In March, for example, five Texas families sued the Austin Independent School District, claiming the school system had failed to respond to stalled requests for student evaluations and reevaluations. The district has since worked to address the backlog.

In August 2020, the state of Massachusetts intervened after a disability rights organization complained that the Nashoba Valley Regional School District had suspended all in-person evaluations, leaving some children in limbo.

Beyond those unmet requests, advocates are concerned about children who have fallen through the cracks because the educators who might normally notice their struggles failed to see them.

Carter Aikin, 8, picks out a book from the Diary of a Wimpy Kid series in the family’s home in Katy, TX, on Thursday, July 8, 2021.

Aikin, the Texas mom, sees the progress her son has made after she identified his dyslexia, but she’s mindful that many other children’s needs may have gone unnoticed.

“So many children are missed and overlooked,” she said.

As she weighs whether to send Carter back to public school in the coming school year, Aikin has seen signs of progress.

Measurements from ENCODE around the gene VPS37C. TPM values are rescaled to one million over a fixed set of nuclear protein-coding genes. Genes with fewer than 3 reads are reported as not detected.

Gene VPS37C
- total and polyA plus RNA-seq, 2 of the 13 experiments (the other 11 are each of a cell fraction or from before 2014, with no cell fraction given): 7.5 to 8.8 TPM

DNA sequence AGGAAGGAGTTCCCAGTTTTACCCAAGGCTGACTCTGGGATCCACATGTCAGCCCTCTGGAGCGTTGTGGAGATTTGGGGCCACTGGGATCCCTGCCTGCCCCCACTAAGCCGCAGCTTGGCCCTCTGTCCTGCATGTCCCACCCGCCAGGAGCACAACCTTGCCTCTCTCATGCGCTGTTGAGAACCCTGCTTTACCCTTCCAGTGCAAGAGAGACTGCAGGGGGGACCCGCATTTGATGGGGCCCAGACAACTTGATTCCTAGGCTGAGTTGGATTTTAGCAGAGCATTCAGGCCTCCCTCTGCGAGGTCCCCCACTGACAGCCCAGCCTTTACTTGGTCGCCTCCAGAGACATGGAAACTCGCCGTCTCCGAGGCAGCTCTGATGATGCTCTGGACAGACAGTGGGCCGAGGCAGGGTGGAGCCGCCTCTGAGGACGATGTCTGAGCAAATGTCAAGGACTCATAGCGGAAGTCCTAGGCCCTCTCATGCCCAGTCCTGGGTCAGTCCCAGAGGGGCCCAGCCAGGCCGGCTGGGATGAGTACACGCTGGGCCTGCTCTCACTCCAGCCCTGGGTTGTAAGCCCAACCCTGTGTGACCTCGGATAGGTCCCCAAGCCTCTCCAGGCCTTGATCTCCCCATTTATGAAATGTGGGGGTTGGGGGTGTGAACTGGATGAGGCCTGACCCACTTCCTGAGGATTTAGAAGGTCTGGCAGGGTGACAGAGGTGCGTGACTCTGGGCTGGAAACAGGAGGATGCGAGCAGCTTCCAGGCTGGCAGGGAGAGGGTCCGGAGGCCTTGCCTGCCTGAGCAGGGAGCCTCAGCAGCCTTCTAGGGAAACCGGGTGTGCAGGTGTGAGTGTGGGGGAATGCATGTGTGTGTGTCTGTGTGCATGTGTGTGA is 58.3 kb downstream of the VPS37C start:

Her son who once ran away from reading assignments now asks to go to the library and bring books with him in the car. Recently, the family was passing through a restaurant drive-thru when Aikin heard Carter pipe up from the back seat. He was trying to read a sign out loud without any prompting.

“I almost hit the car in front of me,” she said. “The fact that he was initiating, trying to read, was step one.”

Coverage of students with diverse learning needs is supported in part by a grant from the Oak Foundation, at www.oakfnd.org. Education Week retains sole editorial control over the content of this coverage.
A version of this article appeared in the August 18, 2021 edition of Education Week as The Pandemic Made It Harder to Spot Students With Disabilities. Now Schools Must Catch Up